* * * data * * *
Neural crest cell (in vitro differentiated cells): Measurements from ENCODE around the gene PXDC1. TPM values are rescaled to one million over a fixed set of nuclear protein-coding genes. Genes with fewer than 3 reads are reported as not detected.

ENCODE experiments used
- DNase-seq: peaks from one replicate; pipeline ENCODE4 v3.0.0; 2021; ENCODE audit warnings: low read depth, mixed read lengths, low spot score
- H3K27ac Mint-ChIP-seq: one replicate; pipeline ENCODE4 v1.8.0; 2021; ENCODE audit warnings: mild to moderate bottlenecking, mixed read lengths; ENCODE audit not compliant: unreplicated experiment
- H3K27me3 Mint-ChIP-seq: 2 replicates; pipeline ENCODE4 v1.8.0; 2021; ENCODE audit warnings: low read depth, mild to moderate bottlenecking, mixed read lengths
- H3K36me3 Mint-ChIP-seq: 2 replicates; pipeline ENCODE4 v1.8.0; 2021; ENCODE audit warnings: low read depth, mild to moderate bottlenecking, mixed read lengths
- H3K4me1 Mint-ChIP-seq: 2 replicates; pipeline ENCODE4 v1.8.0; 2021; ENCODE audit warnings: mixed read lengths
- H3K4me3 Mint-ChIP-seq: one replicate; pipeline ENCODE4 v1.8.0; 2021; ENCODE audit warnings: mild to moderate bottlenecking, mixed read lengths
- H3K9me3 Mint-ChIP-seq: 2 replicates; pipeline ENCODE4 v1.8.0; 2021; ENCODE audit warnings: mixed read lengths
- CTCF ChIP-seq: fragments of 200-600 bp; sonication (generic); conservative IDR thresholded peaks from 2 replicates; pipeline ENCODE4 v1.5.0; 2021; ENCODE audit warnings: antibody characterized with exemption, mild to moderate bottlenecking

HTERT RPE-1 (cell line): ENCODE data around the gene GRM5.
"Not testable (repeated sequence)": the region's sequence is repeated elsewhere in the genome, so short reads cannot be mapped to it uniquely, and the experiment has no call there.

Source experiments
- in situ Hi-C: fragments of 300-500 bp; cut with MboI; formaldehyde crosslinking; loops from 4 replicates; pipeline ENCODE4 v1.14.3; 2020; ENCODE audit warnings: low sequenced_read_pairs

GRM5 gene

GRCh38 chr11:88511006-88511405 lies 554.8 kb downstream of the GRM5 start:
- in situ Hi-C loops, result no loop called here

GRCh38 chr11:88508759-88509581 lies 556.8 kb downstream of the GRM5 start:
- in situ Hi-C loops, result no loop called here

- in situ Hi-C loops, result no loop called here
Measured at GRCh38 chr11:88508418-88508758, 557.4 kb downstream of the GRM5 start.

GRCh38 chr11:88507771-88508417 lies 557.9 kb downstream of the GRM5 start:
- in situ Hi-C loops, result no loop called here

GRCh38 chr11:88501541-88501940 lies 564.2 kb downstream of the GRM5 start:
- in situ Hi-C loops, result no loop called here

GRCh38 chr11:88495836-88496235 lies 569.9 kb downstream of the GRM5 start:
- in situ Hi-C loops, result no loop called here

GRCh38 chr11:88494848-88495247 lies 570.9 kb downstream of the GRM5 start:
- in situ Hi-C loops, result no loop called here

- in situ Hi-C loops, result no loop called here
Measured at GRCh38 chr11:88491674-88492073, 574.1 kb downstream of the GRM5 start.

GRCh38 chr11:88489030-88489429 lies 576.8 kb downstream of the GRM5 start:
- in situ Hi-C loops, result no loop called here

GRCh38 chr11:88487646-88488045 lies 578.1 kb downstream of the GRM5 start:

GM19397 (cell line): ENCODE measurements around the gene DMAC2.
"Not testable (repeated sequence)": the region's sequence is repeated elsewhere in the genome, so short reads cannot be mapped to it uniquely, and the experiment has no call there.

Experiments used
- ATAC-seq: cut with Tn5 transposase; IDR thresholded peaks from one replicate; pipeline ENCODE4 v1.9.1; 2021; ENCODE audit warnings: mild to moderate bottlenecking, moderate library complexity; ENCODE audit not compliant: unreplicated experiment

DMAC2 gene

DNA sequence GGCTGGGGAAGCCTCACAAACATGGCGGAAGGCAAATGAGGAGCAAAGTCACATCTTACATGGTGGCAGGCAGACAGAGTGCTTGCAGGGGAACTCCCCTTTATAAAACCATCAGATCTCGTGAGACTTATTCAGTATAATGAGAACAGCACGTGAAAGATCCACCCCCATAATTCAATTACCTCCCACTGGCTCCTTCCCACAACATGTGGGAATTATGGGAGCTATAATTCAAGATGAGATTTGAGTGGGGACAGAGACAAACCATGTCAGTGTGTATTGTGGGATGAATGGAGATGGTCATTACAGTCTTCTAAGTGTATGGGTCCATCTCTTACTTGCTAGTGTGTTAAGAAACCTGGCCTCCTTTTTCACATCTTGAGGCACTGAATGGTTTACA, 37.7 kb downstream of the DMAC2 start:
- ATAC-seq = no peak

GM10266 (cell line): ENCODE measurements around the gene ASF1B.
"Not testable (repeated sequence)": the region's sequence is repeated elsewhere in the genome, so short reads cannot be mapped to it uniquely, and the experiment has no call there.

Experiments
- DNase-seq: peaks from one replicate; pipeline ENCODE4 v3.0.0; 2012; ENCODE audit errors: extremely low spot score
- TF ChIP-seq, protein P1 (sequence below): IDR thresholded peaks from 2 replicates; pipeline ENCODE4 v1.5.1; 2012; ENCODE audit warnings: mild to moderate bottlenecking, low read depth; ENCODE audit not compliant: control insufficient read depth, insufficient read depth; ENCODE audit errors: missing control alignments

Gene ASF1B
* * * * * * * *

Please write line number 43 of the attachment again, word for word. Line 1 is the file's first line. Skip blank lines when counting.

"Not testable (repeated sequence)": the region's sequence is repeated elsewhere in the genome, so short reads cannot be mapped to it uniquely, and the experiment has no call there.